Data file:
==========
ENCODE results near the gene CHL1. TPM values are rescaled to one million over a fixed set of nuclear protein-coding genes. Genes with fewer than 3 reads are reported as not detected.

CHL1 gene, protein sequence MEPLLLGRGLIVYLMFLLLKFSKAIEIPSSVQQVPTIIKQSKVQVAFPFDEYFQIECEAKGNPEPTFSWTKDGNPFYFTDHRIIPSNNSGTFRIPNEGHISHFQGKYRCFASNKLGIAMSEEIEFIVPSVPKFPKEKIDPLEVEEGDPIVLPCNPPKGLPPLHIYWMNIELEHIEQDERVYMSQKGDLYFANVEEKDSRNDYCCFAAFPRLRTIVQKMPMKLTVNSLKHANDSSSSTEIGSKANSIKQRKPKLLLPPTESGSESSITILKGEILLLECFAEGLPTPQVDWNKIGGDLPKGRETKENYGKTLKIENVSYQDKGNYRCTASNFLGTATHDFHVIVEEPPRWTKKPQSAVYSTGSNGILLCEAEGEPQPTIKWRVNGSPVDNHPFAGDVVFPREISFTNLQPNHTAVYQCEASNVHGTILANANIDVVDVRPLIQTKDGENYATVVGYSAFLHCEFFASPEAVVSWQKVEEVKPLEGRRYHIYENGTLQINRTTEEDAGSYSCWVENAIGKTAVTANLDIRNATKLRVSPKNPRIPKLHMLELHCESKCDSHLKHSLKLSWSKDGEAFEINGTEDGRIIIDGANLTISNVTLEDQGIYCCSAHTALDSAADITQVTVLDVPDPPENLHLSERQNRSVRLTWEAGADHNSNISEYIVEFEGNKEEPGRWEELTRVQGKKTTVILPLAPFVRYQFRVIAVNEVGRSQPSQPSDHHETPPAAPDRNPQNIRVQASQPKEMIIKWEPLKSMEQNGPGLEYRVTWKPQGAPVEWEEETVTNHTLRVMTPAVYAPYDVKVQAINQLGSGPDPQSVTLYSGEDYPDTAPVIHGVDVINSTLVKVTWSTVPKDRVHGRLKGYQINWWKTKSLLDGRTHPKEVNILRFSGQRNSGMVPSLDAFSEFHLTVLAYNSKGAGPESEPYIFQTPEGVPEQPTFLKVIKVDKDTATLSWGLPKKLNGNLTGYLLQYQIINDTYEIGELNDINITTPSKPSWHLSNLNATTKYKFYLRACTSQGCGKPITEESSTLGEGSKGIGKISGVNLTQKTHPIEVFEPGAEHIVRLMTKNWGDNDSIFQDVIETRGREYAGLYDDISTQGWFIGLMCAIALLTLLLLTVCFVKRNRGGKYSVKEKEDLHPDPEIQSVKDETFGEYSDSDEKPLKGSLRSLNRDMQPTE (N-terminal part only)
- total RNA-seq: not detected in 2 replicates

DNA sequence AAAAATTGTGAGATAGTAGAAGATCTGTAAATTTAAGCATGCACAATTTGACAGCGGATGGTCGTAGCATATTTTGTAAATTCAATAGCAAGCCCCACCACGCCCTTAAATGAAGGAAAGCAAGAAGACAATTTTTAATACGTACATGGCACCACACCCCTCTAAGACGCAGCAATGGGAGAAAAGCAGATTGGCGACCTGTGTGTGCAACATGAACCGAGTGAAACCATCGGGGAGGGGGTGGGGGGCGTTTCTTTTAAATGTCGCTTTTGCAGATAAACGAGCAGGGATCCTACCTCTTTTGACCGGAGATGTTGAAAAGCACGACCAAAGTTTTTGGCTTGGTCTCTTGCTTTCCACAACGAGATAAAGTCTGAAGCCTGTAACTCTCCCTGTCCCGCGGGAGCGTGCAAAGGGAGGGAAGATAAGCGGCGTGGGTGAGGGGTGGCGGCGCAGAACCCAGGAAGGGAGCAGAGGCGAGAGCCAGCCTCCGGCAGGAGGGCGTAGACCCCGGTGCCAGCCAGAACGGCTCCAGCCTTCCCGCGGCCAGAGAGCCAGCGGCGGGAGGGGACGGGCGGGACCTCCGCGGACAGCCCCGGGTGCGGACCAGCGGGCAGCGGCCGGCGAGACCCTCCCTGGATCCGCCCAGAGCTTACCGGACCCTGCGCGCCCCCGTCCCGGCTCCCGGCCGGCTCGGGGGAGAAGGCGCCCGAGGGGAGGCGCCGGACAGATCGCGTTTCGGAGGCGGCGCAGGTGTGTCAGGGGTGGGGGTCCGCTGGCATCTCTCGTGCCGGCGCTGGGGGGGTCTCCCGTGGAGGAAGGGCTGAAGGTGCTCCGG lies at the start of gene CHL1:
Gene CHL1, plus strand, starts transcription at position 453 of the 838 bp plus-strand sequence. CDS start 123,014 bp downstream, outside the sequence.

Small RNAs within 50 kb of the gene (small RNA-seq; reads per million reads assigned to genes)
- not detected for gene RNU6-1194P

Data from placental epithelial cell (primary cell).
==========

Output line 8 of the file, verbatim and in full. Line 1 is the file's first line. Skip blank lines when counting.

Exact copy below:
Data from placental epithelial cell (primary cell).